Batman was a critical and financial success. It was the 5th Highest Grossing film of all time in 1989. But like I said, it was so much more than that. It left behind a legacy that we are still embracing to this day. Batman created a revolution and is partly responsible for the creation of the modern day superhero movie. Gone were the days of the colourful "Pows" and "Zaps" from the 1966 TV Series and the respective comics. In it's place was a mature form of superhero film that had never been done before. Superheroes were no longer exclusively for children, they were for adults too. In today's world, we are overwhelmed with dark superhero stories in film, television and even web: The Dark Knight Trilogy, Daredevil, Arrow and Man of Steel. Batman was a significant driving force behind this movement. The success of Batman promopted Warner Bros. to create the legendary Batman: The Animated Series which in turn spawned the DC Animated Universe. The universally acclaimed animated series would borrow a great deal from Burton's world, including the Batmobile design, Gothic aspects of Gotham, the adult and dark storytelling. Even their Penguin was based on Tim Burton's Penguin from Batman Returns. Speaking of Returns, Batman was so successful, it was commissioned for a sequel in 1992 (Returns) and eventually had two more follow ups also.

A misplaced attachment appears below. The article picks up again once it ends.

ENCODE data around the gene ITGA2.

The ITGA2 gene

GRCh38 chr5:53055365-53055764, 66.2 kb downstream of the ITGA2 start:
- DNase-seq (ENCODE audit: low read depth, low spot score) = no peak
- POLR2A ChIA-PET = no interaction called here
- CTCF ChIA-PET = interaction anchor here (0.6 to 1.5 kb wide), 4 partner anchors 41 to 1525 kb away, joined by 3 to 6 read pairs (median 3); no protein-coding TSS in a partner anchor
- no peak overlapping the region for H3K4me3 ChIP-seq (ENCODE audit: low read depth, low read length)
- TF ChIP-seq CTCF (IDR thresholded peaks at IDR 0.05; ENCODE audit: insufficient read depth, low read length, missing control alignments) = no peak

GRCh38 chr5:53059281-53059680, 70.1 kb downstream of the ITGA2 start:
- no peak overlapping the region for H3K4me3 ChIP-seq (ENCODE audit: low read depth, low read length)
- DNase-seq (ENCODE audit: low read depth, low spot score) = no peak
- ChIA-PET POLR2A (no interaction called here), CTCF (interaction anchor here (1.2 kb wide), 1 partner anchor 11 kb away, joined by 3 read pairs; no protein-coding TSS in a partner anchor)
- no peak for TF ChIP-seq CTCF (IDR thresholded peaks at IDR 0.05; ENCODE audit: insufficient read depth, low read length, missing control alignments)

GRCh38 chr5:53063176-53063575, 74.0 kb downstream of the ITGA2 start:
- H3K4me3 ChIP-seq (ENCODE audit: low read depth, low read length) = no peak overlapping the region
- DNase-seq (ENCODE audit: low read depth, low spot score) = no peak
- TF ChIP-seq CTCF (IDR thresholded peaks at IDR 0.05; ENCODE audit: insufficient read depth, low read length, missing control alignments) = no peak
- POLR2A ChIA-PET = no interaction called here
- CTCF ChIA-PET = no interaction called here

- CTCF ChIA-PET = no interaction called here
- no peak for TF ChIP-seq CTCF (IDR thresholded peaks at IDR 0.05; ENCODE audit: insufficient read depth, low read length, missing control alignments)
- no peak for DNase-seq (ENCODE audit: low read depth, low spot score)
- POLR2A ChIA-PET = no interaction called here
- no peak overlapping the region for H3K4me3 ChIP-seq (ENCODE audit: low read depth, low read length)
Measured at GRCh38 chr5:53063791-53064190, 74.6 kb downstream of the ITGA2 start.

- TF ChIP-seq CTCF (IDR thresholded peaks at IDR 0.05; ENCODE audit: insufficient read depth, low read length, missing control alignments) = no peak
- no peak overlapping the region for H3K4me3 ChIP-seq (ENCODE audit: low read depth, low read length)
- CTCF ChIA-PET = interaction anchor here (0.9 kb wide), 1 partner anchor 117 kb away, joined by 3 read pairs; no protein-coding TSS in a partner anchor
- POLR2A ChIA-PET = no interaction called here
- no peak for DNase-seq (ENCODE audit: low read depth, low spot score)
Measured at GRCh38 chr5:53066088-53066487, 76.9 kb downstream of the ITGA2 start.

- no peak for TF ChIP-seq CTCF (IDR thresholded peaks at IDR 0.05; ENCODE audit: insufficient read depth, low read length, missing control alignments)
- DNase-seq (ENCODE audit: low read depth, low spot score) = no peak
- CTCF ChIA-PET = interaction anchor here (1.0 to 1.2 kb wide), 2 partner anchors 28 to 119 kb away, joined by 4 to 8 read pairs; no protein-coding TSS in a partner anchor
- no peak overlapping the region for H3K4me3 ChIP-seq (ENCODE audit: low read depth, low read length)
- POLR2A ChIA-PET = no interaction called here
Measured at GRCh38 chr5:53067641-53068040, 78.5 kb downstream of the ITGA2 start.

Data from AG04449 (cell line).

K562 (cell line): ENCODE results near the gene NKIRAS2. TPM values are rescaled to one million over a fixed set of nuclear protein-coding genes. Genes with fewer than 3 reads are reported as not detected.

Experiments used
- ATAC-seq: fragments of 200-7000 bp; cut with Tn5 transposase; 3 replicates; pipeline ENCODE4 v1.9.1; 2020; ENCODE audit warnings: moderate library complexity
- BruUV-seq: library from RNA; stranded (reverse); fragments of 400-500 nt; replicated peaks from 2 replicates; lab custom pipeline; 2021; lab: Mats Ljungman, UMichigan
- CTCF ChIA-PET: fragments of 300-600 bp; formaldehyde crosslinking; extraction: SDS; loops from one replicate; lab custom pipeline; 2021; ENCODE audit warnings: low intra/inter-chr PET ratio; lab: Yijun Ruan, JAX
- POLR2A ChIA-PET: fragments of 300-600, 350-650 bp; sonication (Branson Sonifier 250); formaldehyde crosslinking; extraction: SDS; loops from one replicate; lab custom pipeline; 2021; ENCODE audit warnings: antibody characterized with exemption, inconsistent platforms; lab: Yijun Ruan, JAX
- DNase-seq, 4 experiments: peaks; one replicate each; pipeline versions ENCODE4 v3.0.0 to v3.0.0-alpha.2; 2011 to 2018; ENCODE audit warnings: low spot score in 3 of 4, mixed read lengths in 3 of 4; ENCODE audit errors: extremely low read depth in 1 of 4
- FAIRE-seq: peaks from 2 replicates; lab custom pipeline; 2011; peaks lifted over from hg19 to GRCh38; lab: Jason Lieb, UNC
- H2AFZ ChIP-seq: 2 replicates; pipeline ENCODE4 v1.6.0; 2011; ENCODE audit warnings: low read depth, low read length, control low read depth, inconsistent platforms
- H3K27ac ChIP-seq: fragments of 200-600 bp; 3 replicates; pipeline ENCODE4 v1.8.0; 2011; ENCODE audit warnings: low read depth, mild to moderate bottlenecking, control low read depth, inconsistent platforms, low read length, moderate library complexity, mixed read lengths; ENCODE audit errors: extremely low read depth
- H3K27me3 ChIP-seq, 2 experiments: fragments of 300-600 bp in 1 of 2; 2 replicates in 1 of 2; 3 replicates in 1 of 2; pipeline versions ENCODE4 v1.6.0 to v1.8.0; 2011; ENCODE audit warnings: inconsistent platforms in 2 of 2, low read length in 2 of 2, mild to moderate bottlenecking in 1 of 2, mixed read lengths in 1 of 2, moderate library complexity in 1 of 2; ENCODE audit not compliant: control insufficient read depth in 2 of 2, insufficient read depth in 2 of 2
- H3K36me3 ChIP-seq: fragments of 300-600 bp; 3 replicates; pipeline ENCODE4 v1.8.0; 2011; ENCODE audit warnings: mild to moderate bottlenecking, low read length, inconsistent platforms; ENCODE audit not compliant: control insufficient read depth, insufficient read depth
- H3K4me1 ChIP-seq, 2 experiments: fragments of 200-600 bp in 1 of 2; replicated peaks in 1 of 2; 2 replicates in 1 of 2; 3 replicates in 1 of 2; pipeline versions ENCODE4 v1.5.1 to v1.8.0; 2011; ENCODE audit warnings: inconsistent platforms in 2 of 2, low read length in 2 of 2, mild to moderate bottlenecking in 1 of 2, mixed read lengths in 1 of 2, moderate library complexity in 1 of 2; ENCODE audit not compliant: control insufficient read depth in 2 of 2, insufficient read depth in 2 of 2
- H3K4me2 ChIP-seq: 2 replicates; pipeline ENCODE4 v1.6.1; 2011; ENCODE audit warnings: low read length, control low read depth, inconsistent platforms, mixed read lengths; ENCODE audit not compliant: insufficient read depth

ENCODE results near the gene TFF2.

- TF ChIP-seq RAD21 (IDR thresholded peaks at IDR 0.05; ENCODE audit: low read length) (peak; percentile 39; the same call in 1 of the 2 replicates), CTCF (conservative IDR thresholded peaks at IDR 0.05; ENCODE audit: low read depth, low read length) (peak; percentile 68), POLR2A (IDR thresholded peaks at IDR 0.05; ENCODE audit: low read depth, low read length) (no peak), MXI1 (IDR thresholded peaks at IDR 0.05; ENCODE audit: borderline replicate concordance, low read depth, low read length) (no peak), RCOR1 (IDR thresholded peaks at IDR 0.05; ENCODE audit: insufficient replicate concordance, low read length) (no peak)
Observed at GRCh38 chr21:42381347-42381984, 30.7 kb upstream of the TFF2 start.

Nearly 30 years later Batman has stood the test of time. The effects are still as realistic. The outfit and sets still look perfect. It has aged very well. And it has left behind a legacy that will remain forever. Batman set the standard for any superhero and comic book movie that should follow it. And what a high standard it is! 27 years on and Batman is still the greatest superhero film of ALL TIME!

If you haven't seen it yet, you are missing out! Check it out NOW! And in the meantime, check out this amazing fan-made trailer for Batman!